An Econometric Analysis of Price Behaviour in Pakistan

B. A. Azhar


In this paper an attempt has been made to explore the major
causes of price level changes in West Pakistan during the past thirteen
years and to deter¬mine their relative importance in explaining the
price fluctuations. A supple¬mentary object of the paper is to develop a
predictive mechanism which may be used to forecast the response of price
level to changes in the explanatory variables used in the regression
model. There is vast literature on inflation theory [3] but not so much
on quanti¬tative evidence. Broadly, there are three groups of theories
of inflation: the demand pull theories, which state that inflationary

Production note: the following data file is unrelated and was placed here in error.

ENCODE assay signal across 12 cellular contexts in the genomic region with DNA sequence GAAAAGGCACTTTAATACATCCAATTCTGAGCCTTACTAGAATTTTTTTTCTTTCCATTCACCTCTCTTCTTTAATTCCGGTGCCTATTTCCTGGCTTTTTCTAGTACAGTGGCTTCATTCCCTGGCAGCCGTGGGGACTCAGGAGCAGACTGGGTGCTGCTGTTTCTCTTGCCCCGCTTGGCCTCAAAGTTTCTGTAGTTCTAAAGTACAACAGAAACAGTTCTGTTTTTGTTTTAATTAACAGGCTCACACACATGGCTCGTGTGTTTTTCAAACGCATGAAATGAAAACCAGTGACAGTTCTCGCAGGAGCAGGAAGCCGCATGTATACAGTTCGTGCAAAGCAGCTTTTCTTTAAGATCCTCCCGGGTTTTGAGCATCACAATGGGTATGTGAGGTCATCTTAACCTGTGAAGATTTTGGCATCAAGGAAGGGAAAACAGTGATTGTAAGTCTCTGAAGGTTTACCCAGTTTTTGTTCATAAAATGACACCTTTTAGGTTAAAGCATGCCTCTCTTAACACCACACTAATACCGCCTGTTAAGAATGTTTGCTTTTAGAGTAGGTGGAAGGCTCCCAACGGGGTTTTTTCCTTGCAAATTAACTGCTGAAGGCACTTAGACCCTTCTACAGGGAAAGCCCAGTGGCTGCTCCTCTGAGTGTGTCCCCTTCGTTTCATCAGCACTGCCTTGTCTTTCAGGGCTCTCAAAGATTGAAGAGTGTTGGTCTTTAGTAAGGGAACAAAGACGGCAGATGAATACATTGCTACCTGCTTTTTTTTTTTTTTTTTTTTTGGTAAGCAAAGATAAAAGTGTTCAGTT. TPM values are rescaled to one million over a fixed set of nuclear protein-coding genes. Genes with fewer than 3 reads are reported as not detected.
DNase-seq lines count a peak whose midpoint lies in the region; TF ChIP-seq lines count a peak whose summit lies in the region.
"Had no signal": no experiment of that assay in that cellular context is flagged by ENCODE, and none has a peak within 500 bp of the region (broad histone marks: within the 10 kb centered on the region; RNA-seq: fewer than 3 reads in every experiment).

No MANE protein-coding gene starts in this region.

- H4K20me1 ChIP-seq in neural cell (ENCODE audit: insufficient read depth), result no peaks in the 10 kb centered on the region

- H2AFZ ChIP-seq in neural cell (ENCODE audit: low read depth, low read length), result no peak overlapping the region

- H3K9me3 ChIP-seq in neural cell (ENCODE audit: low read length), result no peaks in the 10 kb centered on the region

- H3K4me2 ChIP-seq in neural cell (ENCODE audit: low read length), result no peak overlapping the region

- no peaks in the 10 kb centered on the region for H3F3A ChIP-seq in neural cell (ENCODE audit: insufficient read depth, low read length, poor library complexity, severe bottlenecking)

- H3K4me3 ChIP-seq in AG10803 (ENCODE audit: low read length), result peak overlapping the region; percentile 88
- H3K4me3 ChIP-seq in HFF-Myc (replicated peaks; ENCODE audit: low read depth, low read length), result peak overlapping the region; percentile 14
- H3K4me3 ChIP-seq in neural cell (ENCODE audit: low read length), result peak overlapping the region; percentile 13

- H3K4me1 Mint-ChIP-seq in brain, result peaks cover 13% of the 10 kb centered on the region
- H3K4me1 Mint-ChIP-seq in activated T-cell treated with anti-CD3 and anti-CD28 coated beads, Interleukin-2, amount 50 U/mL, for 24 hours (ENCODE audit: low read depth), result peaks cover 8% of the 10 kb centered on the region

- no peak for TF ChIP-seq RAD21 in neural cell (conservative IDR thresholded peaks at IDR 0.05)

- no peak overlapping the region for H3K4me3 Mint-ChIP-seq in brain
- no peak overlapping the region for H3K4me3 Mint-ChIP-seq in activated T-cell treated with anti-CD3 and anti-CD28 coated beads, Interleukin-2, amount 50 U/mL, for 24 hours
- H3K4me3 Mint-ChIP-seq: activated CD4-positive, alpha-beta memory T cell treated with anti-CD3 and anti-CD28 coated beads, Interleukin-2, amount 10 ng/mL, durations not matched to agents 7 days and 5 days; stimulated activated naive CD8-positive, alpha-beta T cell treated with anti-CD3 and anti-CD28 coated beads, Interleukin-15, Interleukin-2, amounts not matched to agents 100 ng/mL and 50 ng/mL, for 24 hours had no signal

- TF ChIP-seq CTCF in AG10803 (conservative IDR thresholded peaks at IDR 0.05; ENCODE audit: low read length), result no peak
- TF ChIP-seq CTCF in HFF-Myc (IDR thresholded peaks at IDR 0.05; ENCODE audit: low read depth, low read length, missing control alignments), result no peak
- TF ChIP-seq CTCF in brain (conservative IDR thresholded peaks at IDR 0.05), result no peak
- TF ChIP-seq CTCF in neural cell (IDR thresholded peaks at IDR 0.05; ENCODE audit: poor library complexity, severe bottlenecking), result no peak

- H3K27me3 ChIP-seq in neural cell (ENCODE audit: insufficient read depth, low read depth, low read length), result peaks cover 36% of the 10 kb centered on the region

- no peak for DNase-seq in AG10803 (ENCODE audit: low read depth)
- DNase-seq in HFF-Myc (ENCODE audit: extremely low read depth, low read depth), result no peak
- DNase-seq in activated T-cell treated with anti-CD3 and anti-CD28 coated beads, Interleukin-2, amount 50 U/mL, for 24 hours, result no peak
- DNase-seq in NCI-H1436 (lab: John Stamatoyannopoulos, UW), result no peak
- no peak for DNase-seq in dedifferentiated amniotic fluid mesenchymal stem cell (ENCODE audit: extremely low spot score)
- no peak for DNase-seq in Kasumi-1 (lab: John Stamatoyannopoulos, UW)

pressures result from aggregate demand exceeding aggregate supply at
full employment; the cost-push theories, which stress the producers'
power to pass on cost increases in higher prices even when demand
remains unchanged. The third group of theories, which take a mid-way
position between the demand-pull and the cost-push theories, are a
number of structural theories, notably those associated with the names
of Ackley, Eckstein, and Schultze [1,5,11]. According to Ackley,
inflation results from mark-up of prices. He considers the price
policies of the firms and the wage policies of the labour unions to be
responsible for inflation. He puts forward the hypothesis that mark ups
used by business in setting prices and those applied by the labour
unions to their cost of living for getting higher wages tend to rise in
an inflationary situation which results in pyramiding of costs.
Professor Otto Eckstein advances the hypothesis that inflation may be
caused by price increases in certain bottleneck industries even when
there is no over-all excess demand in the economy.

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